6. 6. eBooks in the meantime…• Are doing pretty well!• Amazon: eBooks are selling more than paperbacks (since 2010)• The Tablet revolution: iPad (and Android)• Reading on tablets is pleasant! Even more pleasant than on paper!!! (Nielsen 2010)• Massively adopted by schools and universities – US, Korea and even Italy (would you believe it?) 6
    7. 7. Never say Digital• Digital is a complex concept that cannot be limited to a single object• Computer and tablets are not the same thing• Tablets are able to produce sense of ownership, like books• Computers are not 7
    8. 8. …but eBooks are boring!• They do not look like our digital editions• They feature only texts… mostly. Some images.• Enhanced eBooks: audio/video 8
    9. 9. Some exceptions• The Waste Land by Touch Press – Audio – Video – Comment – Facsimile No editor… (!!) [http://itunes.apple.com/us/app/the-waste- land/id427434046?mt=8&ign-mpt=uo%3D4] 9
    10. 10. • Bible+ – Annotations – Split-screen – Explanations, interactive maps – Iconographies… No editor… [http://itunes.apple.com/us/app/bible/id4037588 76] 10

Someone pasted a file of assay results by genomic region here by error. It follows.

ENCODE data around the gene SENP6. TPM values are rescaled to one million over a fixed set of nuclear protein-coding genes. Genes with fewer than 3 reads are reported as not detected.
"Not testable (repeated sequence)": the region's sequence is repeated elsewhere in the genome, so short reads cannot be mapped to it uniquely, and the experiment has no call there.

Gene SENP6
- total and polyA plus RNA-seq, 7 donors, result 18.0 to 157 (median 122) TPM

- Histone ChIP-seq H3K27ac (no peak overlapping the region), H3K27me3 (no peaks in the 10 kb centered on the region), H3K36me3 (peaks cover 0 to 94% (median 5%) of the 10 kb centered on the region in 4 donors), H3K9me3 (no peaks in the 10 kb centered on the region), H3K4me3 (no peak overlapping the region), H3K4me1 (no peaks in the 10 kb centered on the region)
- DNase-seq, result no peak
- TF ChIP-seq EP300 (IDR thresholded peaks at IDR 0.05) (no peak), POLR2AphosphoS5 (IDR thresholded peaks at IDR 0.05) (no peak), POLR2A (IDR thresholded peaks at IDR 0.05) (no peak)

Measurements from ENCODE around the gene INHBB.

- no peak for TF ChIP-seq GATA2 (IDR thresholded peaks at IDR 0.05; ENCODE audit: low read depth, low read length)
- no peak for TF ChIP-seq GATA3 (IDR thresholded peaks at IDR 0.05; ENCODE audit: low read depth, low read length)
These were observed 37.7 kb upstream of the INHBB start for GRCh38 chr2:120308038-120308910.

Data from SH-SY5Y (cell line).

11. 11. Where are the academic editors?Still trying to understand the web… 11
    12. 12. The Research Questions• Are tablets the bridge between print and web?• Can they help in bringing DSE to a larger public? 12
    13. 13. Apps are fun!• Too much, perhaps?• Is the ludic component of the haptic behavior too ludic to endeavor scholarship?• Works for physics, astronomy, engineering…• Is the ludic component of the haptic behavior too ludic to endeavor HUMANITIES scholarship? 13
    14. 14. Every edition its own app• Is it a good idea?• User friendly = familiar, expectable• User friendly ≠ customization• An App for all seasons? Is it possible to agree on the features? 14
    15. 15. Technological Overview• Tablet’s OS – Apple iOS – Google Android• Different development environments – Which one to choose – 3rd party development frameworks (e.g. Appcelerator Titanium)• Different distribution programs – Apps may not be accepted for distribution• App lifecycle and updates: sustainable? 15
    16. 16. And what about the existing DSE?• Not affordable/sustainable to convert existing editions to apps• Optimize websites instead of developing apps• Evaluate: which one is used the most? Web or Tablet? 16
    17. 17. Other ways to get DSE into tablets1. Extend scholarly publishing tools? – Produce formats for tablets (eBooks)2. Scholarly reading app? – eBook reader for scholarly materials3. Scholarly App Development Framework? – Multiplatform apps 17
    18. 18. The future• A research project, well, two• Focus groups, usage and usability tests and analysis• Collaboration with publishers• Theoretical and practical models• Did I mention tests? 18
    19. 19. Thank you!elena.pierazzo@kcl.ac.uk jose.m.vieira@kcl.ac.ukpatricia.searl@gmail.com 19